Lights. Camera. Action.
So here we are making The Sims 2. We knew that we wanted to update the graphics engine to take players closer to their sims. In fact, one of the most compelling advantages to taking the game to full 3D is that we can move the cameras around more liberally. This led us to enabling camera placement within the house or neighborhood, and this led to us implementing a new camera mode of play where you can get extremely close to your sims, and you can move around. We employed interpolation between camera positions so that when you decide to move from one camera to the next, the camera path is very fluid. Playing the game became like creating your own playable sitcom, and then we had one of those "Aha!" moments. Why don't we make it possible for players to create their own sims' home movies?
The Sims 2 has a feature where you can tape your sims' gameplay. Set up a scene, get your cameras ready, set them in motion, click on the video camera, and you are filming! What you get is an uncompressed video file that you can play back or that you can take into any movie editing program to "produce" your own sims sitcom. Cut between scenes, add dissolves, add a personal soundtrack or dialog, and you become your own sitcom director.
We decided this feature has so much potential that we will leave some interesting cheats in for the final product, such as slow motion, for those players who want to increase the drama of their works. As we near completion of the game, we have not only been using this feature ourselves, but our testing team has come up with some really entertaining examples and great suggestions. Some of us have really become addicted to cuts, dissolves, and fades, while others are hooked on dubbing in ad-libbed dialogue for the sims and setting musical scores to the creations.
We had a lot of fun creating the movie attached to this diary, which was inspired by the ever-popular reality dating shows found on TV these days. We thought: "Single Sims. Who would be the chosen from a group of single guys? That could be fun." But, in keeping with the humor of The Sims, we wanted to add an element of surprise to the outcome. We chose one of the single guys to be our hero character, and, well, let's say we gave him a means of reducing his competition. Check the movie on the first page to see what we mean.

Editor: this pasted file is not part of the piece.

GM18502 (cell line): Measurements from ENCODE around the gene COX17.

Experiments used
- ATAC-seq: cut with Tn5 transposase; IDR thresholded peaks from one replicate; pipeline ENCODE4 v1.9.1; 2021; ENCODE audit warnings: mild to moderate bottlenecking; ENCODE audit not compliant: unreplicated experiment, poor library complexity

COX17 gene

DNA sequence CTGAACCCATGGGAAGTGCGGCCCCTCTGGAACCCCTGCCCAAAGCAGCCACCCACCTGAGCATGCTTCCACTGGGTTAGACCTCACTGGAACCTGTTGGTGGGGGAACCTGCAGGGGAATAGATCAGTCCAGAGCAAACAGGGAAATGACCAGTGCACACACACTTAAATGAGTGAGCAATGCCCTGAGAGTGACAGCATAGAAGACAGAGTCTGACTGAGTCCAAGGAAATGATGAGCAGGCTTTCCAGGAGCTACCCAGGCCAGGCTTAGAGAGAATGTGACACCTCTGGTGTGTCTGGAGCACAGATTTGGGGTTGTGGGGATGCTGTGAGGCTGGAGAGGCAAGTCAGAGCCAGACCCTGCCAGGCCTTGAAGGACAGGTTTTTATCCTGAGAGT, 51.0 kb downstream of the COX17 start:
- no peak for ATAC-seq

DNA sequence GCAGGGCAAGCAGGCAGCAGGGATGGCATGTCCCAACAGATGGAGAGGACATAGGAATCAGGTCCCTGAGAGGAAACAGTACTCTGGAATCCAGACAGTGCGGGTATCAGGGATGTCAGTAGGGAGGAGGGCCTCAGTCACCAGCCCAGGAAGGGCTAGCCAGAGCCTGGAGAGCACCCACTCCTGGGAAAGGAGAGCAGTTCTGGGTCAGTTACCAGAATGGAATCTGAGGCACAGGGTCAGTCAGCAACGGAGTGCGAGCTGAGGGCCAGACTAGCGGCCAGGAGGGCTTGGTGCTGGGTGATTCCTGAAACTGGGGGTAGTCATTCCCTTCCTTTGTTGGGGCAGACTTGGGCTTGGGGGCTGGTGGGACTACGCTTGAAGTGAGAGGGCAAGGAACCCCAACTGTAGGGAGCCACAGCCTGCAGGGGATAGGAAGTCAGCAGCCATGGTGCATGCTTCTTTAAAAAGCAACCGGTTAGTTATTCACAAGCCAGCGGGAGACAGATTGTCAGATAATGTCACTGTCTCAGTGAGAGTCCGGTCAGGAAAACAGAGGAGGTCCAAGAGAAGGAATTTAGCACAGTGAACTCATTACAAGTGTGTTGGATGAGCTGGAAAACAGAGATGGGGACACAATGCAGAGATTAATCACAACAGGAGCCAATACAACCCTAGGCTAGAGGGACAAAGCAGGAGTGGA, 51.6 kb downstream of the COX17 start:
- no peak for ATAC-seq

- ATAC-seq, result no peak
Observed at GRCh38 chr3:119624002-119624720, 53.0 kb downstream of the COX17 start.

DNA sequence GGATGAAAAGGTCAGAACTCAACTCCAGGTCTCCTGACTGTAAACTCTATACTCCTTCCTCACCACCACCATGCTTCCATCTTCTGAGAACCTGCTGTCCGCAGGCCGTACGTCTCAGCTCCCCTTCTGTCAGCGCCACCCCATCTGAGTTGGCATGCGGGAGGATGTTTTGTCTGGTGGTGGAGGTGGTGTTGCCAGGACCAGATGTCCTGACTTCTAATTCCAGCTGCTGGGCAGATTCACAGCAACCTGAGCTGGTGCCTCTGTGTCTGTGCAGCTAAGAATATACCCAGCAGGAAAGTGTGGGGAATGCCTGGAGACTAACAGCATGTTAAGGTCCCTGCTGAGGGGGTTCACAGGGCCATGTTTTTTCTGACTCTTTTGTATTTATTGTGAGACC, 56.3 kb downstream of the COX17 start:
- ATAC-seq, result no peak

We created the "Sneaky Single Sim" movie by following a few easy steps. First, we created our set and cast of characters. We wanted it to be a bit of a formal affair, so we had them all change into formal wear. Next we set our camera positions on our set. Then we selected the output format for our movie in the camera options, and, once everything was in place, we basically yelled, "Action!" (Oh yeah, we did remember to have the camera set to "record," which is sort of like remembering to have film in the camera.) We then played out our scenario, selecting different sims and actions while making sure we got the right angles. You can elect to hide the entire user interface while you record so you don't see some of the mechanics going on behind the scene. Once we played through our situation, we had an uncompressed movie. We decided to use basic movie-editing software to edit our little film. You can capture the game sounds, right along with the action, and we put in a music track and dropped in a few special sound effects to make it even more dramatic. This movie was saved in a Web-friendly size, which is small enough to e-mail to your friends.
As we develop The Sims 2, we continue to make entertaining, interesting movies. It is great to see what the team comes up with. We have seen all sorts of strange movies from various team members and can't wait to see what you come up with. The possibilities are endless, and the creativity is in your hands.